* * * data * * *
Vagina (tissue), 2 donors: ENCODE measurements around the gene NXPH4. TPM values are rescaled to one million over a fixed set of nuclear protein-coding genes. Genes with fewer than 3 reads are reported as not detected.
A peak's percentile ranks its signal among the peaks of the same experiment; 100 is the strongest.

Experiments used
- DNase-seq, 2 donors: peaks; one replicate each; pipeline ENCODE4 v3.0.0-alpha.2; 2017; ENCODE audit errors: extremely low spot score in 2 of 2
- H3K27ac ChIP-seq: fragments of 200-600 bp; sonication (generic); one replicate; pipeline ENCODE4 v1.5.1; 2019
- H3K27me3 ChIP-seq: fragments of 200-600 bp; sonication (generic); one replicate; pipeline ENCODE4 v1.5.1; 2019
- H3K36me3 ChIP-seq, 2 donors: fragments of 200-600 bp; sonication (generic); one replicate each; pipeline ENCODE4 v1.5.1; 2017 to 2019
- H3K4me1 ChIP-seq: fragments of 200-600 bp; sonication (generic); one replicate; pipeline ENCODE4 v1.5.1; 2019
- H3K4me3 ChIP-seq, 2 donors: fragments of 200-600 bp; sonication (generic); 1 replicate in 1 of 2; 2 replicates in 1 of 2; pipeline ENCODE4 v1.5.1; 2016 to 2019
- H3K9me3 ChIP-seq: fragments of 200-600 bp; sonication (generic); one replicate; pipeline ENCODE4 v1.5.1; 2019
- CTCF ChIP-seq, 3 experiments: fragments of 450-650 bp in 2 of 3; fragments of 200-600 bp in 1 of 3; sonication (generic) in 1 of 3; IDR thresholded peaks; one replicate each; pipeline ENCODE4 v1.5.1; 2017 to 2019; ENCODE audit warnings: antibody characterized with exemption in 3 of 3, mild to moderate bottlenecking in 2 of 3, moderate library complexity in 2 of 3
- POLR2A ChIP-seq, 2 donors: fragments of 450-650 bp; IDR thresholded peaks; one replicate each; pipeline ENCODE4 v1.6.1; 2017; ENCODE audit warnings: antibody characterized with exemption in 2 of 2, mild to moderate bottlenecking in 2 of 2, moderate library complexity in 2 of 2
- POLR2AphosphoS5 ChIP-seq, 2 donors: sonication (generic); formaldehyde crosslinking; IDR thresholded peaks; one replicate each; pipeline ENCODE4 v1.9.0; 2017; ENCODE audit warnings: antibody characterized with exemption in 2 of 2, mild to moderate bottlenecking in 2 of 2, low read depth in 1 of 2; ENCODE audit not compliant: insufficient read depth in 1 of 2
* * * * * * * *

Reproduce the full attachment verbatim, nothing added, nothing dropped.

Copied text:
Vagina (tissue), 2 donors: ENCODE measurements around the gene NXPH4. TPM values are rescaled to one million over a fixed set of nuclear protein-coding genes. Genes with fewer than 3 reads are reported as not detected.
A peak's percentile ranks its signal among the peaks of the same experiment; 100 is the strongest.

Experiments used
- DNase-seq, 2 donors: peaks; one replicate each; pipeline ENCODE4 v3.0.0-alpha.2; 2017; ENCODE audit errors: extremely low spot score in 2 of 2
- H3K27ac ChIP-seq: fragments of 200-600 bp; sonication (generic); one replicate; pipeline ENCODE4 v1.5.1; 2019
- H3K27me3 ChIP-seq: fragments of 200-600 bp; sonication (generic); one replicate; pipeline ENCODE4 v1.5.1; 2019
- H3K36me3 ChIP-seq, 2 donors: fragments of 200-600 bp; sonication (generic); one replicate each; pipeline ENCODE4 v1.5.1; 2017 to 2019
- H3K4me1 ChIP-seq: fragments of 200-600 bp; sonication (generic); one replicate; pipeline ENCODE4 v1.5.1; 2019
- H3K4me3 ChIP-seq, 2 donors: fragments of 200-600 bp; sonication (generic); 1 replicate in 1 of 2; 2 replicates in 1 of 2; pipeline ENCODE4 v1.5.1; 2016 to 2019
- H3K9me3 ChIP-seq: fragments of 200-600 bp; sonication (generic); one replicate; pipeline ENCODE4 v1.5.1; 2019
- CTCF ChIP-seq, 3 experiments: fragments of 450-650 bp in 2 of 3; fragments of 200-600 bp in 1 of 3; sonication (generic) in 1 of 3; IDR thresholded peaks; one replicate each; pipeline ENCODE4 v1.5.1; 2017 to 2019; ENCODE audit warnings: antibody characterized with exemption in 3 of 3, mild to moderate bottlenecking in 2 of 3, moderate library complexity in 2 of 3
- POLR2A ChIP-seq, 2 donors: fragments of 450-650 bp; IDR thresholded peaks; one replicate each; pipeline ENCODE4 v1.6.1; 2017; ENCODE audit warnings: antibody characterized with exemption in 2 of 2, mild to moderate bottlenecking in 2 of 2, moderate library complexity in 2 of 2
- POLR2AphosphoS5 ChIP-seq, 2 donors: sonication (generic); formaldehyde crosslinking; IDR thresholded peaks; one replicate each; pipeline ENCODE4 v1.9.0; 2017; ENCODE audit warnings: antibody characterized with exemption in 2 of 2, mild to moderate bottlenecking in 2 of 2, low read depth in 1 of 2; ENCODE audit not compliant: insufficient read depth in 1 of 2